Feeling aggrieved, Araullo filed this petition for certiorari to assail the Office of the Ombudsman’s dismissal of his criminal complaint.

The Court dismisses the petition.

The Court reiterates its policy of non-interference with the rulings of the Office of the Ombudsman, except in a clear case of grave abuse of discretion. The Court has emphasized in Casing v. Ombudsman20 the nature and extent of the powers, authority and findings of the Office of the Ombudsman, as we held:

The Constitution and R.A. No. 6770 endowed the Office of the Ombudsman with wide latitude, in the exercise of its investigatory and prosecutory powers, to pass upon criminal complaints involving public officials and employees. Specifically, the determination of whether probable cause exists is a function that belongs to the Office of the Ombudsman. Whether a criminal case, given its attendant facts and circumstances, should be filed or not is basically its call.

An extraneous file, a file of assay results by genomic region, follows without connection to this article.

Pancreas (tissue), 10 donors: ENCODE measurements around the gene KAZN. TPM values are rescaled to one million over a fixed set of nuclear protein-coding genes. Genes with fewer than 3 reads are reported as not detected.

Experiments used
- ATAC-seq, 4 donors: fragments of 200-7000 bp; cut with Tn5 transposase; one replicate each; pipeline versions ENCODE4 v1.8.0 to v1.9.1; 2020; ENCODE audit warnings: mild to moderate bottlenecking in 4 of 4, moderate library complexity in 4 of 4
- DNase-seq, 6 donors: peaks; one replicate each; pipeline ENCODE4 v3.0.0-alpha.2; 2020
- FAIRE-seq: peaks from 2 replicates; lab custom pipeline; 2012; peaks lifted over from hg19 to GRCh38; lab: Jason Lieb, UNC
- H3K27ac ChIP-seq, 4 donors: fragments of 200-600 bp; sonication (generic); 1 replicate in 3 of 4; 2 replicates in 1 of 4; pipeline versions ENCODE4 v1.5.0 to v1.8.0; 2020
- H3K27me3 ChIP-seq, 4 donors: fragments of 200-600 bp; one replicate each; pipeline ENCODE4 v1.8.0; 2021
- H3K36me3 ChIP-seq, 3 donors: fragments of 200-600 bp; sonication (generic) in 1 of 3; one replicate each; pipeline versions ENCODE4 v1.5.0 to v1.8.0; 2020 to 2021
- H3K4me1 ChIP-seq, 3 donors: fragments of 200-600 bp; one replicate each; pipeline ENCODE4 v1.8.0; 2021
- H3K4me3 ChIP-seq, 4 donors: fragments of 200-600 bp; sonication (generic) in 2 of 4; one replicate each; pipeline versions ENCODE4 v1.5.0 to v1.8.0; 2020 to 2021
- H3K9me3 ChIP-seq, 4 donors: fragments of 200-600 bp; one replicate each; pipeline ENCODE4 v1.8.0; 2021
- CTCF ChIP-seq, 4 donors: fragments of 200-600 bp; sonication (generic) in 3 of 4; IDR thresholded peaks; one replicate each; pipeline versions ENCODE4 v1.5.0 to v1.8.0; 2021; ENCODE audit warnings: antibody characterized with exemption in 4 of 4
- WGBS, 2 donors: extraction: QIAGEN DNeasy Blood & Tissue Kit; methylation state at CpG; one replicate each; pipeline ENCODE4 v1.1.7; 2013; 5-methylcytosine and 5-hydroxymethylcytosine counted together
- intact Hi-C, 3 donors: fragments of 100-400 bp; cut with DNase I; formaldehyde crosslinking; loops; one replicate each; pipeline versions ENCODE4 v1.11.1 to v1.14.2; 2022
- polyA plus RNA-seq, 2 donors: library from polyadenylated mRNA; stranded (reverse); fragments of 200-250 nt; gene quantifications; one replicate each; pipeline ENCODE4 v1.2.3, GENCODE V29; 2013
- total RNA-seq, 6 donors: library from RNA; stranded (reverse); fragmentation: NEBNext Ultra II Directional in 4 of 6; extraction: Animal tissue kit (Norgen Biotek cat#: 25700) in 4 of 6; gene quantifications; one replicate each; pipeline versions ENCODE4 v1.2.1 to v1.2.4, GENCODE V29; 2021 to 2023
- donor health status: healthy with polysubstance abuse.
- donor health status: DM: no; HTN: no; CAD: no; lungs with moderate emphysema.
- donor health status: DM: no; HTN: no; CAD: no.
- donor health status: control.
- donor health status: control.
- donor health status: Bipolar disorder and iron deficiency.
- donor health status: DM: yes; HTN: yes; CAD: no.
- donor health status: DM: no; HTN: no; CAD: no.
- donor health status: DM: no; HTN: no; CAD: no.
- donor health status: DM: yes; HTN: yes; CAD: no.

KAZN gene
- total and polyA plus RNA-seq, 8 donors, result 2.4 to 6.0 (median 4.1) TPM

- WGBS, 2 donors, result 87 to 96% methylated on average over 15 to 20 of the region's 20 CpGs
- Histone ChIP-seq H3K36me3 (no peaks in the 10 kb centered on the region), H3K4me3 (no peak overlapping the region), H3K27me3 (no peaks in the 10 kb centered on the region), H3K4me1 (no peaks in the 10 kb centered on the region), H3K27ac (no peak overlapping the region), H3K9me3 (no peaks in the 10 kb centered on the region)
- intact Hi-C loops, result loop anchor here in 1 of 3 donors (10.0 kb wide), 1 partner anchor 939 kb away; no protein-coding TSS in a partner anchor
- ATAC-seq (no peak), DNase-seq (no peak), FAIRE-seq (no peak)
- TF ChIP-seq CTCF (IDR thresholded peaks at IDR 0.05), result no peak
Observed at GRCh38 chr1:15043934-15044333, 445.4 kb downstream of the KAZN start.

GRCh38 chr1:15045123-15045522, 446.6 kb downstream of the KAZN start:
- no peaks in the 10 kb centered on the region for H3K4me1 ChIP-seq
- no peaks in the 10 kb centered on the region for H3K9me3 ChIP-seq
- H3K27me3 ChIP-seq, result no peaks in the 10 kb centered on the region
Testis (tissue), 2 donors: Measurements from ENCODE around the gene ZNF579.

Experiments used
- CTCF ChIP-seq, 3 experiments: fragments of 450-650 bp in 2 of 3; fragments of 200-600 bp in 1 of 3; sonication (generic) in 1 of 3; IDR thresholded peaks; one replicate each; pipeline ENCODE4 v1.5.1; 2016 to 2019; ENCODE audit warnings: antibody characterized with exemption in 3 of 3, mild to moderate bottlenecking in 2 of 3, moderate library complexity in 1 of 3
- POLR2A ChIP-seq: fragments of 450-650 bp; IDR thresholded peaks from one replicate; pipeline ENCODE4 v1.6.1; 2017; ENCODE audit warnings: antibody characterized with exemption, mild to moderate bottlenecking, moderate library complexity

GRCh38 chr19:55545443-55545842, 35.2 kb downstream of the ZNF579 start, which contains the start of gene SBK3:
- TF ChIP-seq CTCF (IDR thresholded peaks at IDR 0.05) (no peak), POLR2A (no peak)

As a general rule, the Court does not interfere with the Office of the Ombudsman’s exercise of its investigative and prosecutorial powers, and respects the initiative and independence inherent in the Office of the Ombudsman which, “beholden to no one, acts as the champion of the people and the preserver of the integrity of the public service.” While the Ombudsman’s findings as to whether probable cause exists are generally not reviewable by this Court, where there is an allegation of grave abuse of discretion, the Ombudsman’s act cannot escape judicial scrutiny under the Court’s own constitutional power and duty “to determine whether or not there has been grave abuse of discretion amounting to lack or excess of jurisdiction on the part of any branch or instrumentality of the Government.21 (Citations omitted)